Tesla owners can try living with just a Mobile Charger by using the one that comes with their car. Those who routinely drive over 100 miles a day and don't want to use a public Tesla Supercharger may find the investment in a Wall Connector ($500) to be worthwhile. (The Wall Connector can be installed on a 48-amp circuit and pumps out 44 miles of range per hour.)

How to Choose the Right Charger
When shopping for an EVSE, consider the following:
  • Cable length: The length of the charge cable has an impact on where you can mount the EVSE and how easy it is to reach the charge port on the car. Remember that your next EV may have a charging port on a different location on the car, and you’ll want to be able to reach it.
  • Cable management: It’s handy to have a hook to wrap the unused portion of the cable around. Otherwise, if the cable is scattered, it adds clutter in the garage, collects dust, and might cause someone to trip over it. The ability to place the holster for the connector away from the unit might add flexibility in a tight single-car garage.
  • Size: A wide wall charger or a thick one that sticks out far from the wall may encroach on space or your flexibility in placing it in the garage. For instance, a narrow unit might fit between two garage doors and pose a minimum space intrusion.
  • Ease of plugging/unplugging: We like to see a high quality, substantial coupler that lets you smoothly and effortlessly plug and unplug in and out of the car’s port. A solid and secure holster is an advantage, and it gives you confidence that the coupler will stay secure.
  • Smart or dumb charging: Some EVSEs have a smartphone app that communicates with the unit over WiFi or through Bluetooth. With an app, you can monitor the charging and view various stats. This sounds like a nice feature to have, but it isn’t essential because most EVs have their own app that communicates with the car.
  • Ability to delay charging: You may benefit from cheaper off-peak electricity costs, depending on your utility company. In such cases, being able to easily delay charging can save real money. Some cars, like those from Tesla, allow you to control the charging time from within the car or via an app.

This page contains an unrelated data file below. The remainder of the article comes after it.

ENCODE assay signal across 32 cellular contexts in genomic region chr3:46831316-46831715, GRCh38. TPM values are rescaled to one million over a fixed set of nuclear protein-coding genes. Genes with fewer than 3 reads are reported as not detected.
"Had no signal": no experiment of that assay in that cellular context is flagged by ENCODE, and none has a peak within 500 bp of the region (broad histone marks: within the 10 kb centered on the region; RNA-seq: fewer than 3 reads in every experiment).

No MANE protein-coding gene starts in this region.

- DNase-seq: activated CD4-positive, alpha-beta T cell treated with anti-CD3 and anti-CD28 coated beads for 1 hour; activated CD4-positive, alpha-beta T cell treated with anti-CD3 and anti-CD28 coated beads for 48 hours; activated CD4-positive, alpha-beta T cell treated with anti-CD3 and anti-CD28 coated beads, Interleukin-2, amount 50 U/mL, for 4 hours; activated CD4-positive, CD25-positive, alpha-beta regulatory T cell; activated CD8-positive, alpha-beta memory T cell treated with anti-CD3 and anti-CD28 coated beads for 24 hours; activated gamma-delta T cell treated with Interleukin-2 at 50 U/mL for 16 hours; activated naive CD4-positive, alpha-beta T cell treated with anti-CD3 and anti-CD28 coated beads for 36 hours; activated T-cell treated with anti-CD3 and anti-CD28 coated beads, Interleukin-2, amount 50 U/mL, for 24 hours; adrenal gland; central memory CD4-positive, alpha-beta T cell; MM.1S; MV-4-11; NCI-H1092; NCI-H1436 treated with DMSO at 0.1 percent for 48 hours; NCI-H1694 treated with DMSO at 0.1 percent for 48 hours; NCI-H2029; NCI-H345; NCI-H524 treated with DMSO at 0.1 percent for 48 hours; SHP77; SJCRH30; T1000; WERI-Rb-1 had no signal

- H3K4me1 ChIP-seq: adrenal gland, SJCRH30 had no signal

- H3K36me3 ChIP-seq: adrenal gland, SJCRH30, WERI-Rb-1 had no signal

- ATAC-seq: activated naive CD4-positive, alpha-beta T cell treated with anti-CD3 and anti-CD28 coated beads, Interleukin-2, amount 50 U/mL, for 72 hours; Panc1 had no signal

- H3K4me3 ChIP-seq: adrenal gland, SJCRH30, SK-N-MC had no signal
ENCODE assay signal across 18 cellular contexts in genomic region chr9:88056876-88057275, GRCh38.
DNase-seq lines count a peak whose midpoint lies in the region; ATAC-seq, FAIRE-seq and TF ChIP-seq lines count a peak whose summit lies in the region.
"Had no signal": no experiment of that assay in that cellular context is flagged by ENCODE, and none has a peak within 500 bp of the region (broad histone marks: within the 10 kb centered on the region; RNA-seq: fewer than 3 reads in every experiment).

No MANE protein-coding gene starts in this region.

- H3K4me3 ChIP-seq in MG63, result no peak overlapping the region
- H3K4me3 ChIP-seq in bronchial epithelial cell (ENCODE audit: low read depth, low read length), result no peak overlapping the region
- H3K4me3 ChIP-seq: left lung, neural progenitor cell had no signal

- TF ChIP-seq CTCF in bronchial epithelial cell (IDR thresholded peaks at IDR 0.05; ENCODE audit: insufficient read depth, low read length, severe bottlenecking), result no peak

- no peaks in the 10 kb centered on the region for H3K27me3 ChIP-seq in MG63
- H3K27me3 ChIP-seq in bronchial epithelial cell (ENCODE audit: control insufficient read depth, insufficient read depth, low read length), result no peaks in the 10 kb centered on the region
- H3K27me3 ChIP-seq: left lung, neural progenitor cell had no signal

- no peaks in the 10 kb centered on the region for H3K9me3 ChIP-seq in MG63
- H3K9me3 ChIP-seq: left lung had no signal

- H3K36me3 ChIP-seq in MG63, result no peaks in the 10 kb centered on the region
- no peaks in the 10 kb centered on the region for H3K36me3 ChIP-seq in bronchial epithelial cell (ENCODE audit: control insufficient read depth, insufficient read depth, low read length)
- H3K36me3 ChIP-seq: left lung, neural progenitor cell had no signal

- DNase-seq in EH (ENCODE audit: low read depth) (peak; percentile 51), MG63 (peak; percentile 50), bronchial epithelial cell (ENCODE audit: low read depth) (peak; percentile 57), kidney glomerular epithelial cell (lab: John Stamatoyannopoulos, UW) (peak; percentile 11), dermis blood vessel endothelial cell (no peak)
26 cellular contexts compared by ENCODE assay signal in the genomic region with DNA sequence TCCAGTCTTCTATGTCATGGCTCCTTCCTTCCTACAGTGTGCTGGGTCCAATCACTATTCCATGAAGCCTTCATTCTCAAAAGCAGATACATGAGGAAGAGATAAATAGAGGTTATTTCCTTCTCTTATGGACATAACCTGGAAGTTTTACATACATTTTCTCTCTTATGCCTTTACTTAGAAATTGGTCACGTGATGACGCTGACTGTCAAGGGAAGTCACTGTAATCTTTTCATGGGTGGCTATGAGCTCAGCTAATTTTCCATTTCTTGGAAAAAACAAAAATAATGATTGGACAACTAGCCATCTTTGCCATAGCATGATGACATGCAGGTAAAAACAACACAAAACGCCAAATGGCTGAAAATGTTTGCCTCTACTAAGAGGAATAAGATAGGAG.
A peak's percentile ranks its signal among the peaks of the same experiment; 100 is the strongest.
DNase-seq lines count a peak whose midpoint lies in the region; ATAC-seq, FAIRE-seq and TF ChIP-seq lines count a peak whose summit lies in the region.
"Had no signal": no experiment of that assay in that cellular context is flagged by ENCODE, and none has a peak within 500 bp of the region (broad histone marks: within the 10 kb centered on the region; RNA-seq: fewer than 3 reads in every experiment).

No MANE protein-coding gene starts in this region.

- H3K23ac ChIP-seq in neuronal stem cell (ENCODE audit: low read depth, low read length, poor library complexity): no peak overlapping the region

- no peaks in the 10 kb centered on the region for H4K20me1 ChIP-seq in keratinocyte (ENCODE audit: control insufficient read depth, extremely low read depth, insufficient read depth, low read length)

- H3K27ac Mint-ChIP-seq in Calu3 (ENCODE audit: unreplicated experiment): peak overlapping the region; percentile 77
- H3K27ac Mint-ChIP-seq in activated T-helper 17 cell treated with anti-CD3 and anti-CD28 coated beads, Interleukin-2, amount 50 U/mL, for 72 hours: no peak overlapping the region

• Resuming charging automatically after a power outage: If you live in an area that has frequent power outages, it’s nice to know that charging will resume once the power is back on. That's better than being surprised when your EV isn't sufficiently charged when you’re ready to drive.
  • Weatherproof: For those without a garage, look for an EVSE that can stand up to inclement weather. (Manufacturers of most of EVSEs claim that they're weatherproof.)
  • UL Listed: It’s wise to pick an EVSE that’s Underwriters Laboratories (UL) or ETL (Edison Testing Laboratories) listed, which indicates it complies with safety standards established by nationally recognized testing labs. Every charger featured here has such a safety rating, indicated with a seal.
  • Hardwired or a plug-in type: The early EVSEs were mostly hardwired, meaning they were permanently installed. Current offerings are mostly plug-in units. We prefer those because of their portability and easier installation. You may still need to have a professional electrician run a 240-volt line and install an appropriate outlet in your garage or outdoor location.
How We Tested
The units we evaluated can be bought online at Amazon, with the exception of the Tesla unit, which is sold only by the manufacturer.
They cost $300 to $700.
To help guide our evaluation, we asked electric car owners through a focus group and a survey about their home-charging concerns. Most participants were interested in convenience and usability in a charger, factoring in such things as cable management, ease of plugging/unplugging the connector, and whether or not charging resumes automatically after a power outage. With their feedback in mind, we installed each of these EVSEs to temporary walls at the Consumer Reports Auto Center and used them over the summer to charge our growing fleet of electric and plug-in hybrid test cars.
I have a Tesla Model 3 and a Rivian R1S on order. My family is new to the EV game. After some research on at home chargers, we installed a NEMA 14-50 (50A) outlet at home. We called our electric company (Southern California Edison) and got on the EV rate ($0.17 kWh after 9pm-8am). We will go with the NeoCharge smart splitter. You’re able to charge 2 EVs at once. Either set a priority to one car then the other. For instance, I commute 35miles to downtown LA. I’m the first to leave, so I’ll set my car to charge first then the family car (as it’s used later). OR you can charge both at the same time at 20A each instead of one at 40A. I didn’t want to pay for another breaker install since I was maxed out on my 200A panel.